When asked if the farmers’ market carried any weight into City Council decisions, considering it uses the parking lot at no charge, she said her organization was not given an opportunity for input.

“We were told this is where the police station is going to be,” she said. “Did they ask us if we wanted it to be here? No. I don’t live in the city, but I can see that they want you to play nice.”

She said that city residents should have a say in the matter, something that City Council President Eugene Jankowski Jr. said has happened by virtue of a police facility task force that convened in 2015.

“We set up a police building committee years ago of citizens of the community and we left them alone to make recommendations. They recommended a Swan Street location and the second choice was Alva Place parking lot,” he said. “The first choice fell through as the owners didn’t want to sell it to us, so the second location on that list was Alva Place.”

Jankowski said City Council is following the task force’s recommendations.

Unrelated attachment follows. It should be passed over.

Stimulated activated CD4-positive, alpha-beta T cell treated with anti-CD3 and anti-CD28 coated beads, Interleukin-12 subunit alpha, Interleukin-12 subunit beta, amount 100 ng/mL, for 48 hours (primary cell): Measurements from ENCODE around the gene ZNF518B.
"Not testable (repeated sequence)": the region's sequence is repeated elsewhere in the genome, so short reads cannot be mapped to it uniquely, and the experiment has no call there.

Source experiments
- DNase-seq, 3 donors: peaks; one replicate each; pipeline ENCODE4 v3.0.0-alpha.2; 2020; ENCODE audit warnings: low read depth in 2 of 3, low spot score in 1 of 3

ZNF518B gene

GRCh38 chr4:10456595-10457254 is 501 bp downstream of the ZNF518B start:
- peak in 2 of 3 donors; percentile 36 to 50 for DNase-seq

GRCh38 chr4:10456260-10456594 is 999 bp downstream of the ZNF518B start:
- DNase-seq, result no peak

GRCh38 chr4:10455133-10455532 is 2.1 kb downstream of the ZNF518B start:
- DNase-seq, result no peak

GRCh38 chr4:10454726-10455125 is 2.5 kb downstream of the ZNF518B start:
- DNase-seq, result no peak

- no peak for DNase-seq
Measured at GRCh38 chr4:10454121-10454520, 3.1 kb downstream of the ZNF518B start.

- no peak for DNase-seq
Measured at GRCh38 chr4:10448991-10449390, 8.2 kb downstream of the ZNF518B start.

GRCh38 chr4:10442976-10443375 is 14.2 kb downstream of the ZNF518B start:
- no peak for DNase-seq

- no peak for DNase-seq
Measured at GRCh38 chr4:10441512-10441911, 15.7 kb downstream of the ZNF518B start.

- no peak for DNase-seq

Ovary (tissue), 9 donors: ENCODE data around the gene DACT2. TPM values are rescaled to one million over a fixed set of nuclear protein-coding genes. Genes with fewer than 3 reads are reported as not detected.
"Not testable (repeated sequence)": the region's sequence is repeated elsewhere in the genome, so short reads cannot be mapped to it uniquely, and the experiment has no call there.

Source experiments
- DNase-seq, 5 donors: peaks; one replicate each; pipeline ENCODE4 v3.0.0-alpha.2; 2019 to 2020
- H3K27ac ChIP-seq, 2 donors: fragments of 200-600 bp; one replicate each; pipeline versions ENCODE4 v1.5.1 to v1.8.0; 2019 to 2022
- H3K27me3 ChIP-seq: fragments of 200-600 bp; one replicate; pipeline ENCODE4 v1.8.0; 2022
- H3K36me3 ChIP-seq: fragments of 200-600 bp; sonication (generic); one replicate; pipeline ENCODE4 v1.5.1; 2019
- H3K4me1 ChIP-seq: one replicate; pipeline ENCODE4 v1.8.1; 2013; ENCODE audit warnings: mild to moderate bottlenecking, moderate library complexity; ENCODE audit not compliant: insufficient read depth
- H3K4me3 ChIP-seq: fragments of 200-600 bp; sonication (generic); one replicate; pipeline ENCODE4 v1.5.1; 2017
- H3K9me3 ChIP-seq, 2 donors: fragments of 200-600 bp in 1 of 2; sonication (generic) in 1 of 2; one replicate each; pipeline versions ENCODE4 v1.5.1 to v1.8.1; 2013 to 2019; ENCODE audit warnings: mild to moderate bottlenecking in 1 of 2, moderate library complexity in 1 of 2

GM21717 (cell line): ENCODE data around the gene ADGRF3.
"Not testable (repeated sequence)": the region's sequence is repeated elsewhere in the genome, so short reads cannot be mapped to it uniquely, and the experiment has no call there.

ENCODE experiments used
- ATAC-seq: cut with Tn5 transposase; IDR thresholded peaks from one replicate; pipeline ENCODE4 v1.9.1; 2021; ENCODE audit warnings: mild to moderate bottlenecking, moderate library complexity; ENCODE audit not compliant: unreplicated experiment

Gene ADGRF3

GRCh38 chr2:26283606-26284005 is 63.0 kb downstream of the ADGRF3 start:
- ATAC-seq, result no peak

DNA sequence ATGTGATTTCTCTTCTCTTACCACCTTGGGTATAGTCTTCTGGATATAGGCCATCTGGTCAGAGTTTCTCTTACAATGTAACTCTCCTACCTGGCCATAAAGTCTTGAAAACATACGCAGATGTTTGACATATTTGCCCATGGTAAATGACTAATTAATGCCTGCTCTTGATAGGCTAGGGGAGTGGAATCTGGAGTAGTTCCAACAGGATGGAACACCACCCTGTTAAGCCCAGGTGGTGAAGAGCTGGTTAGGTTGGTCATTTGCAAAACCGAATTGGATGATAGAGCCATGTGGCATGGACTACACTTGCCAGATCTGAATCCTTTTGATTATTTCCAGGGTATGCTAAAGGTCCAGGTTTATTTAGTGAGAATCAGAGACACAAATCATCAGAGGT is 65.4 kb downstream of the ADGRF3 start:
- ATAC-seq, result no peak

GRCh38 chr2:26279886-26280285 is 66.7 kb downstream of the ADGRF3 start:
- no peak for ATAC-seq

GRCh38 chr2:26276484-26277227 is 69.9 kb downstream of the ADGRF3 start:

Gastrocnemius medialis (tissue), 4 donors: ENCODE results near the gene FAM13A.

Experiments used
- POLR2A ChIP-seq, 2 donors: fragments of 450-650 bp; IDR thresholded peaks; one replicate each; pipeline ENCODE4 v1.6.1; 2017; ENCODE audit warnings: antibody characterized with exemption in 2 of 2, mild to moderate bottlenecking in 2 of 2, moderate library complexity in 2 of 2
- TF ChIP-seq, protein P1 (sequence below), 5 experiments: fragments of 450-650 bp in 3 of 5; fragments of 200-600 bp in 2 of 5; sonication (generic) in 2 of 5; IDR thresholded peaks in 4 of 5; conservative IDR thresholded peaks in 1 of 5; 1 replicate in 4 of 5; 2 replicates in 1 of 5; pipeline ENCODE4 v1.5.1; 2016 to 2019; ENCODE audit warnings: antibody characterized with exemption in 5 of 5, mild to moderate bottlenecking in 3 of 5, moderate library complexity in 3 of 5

“It’s property we already own … and we will need it in another year or so when we start construction on that building,” he added. “City Council makes the executive decisions and run the City of Batavia through the city manager. If they have a problem, contact City Council.”

Jankowski said he is disappointed in the farmers’ market stance.

“We notified everybody and the time to make mention of it was several months ago before we expended a lot of resources into that direction (a feasibility study) to put the police department there,” he said. “Even so, it’s a public safety building, it’s public property that we own, and we allow the market to have an event there every year. They fill out an event application and it gets approved because the lot is not being used right now.”

He said he didn’t think there were any promises made to the market, adding that its attempt to attract a Downtown Revitalization Initiative grant fell through.

The thought of the city veering off the course of placing the new police headquarters on the Alva Place parking lot is not a good idea, Jankowski said.